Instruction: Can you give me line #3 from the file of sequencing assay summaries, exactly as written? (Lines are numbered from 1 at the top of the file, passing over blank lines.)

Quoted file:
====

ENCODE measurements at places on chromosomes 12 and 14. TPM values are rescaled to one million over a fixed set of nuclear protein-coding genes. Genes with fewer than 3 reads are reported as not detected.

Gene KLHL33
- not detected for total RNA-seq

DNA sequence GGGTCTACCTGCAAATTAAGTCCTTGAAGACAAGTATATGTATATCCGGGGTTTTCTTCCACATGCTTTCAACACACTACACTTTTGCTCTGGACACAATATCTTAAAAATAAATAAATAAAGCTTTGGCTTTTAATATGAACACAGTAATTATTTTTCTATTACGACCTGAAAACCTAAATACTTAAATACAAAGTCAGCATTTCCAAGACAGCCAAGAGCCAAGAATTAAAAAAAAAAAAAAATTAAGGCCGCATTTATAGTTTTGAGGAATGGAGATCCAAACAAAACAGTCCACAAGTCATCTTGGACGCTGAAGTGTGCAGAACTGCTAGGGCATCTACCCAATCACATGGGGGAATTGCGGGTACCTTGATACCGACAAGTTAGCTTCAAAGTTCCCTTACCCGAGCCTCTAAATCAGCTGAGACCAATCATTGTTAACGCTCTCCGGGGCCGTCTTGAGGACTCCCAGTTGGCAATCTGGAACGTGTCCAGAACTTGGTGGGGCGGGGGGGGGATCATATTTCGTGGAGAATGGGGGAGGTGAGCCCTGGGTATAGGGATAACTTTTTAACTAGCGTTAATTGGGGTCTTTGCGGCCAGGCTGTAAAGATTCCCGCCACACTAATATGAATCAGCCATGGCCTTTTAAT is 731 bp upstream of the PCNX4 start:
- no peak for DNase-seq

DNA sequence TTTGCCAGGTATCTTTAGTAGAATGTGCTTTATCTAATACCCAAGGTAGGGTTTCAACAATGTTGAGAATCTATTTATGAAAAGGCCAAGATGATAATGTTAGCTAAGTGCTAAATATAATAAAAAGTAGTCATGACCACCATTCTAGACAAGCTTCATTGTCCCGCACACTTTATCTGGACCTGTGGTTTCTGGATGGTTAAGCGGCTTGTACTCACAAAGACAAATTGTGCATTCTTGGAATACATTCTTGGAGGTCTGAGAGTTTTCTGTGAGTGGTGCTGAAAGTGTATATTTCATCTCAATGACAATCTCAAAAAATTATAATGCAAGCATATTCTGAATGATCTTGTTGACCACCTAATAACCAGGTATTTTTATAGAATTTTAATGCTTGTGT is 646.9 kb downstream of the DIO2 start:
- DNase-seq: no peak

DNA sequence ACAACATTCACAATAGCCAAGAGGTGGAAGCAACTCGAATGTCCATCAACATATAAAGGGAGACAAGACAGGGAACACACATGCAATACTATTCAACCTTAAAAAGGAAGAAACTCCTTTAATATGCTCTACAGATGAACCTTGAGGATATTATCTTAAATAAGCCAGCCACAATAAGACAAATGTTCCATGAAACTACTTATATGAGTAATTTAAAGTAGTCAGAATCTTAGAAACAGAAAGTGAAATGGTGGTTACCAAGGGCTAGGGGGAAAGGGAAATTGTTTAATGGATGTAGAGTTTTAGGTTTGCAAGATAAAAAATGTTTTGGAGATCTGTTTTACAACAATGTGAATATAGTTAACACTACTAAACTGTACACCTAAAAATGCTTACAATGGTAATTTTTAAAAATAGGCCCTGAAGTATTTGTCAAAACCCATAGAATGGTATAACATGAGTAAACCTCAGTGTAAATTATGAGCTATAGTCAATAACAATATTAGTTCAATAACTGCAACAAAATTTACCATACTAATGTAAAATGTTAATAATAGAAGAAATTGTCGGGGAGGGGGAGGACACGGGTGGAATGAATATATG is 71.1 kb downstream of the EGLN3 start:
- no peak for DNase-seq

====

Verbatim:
- not detected for total RNA-seq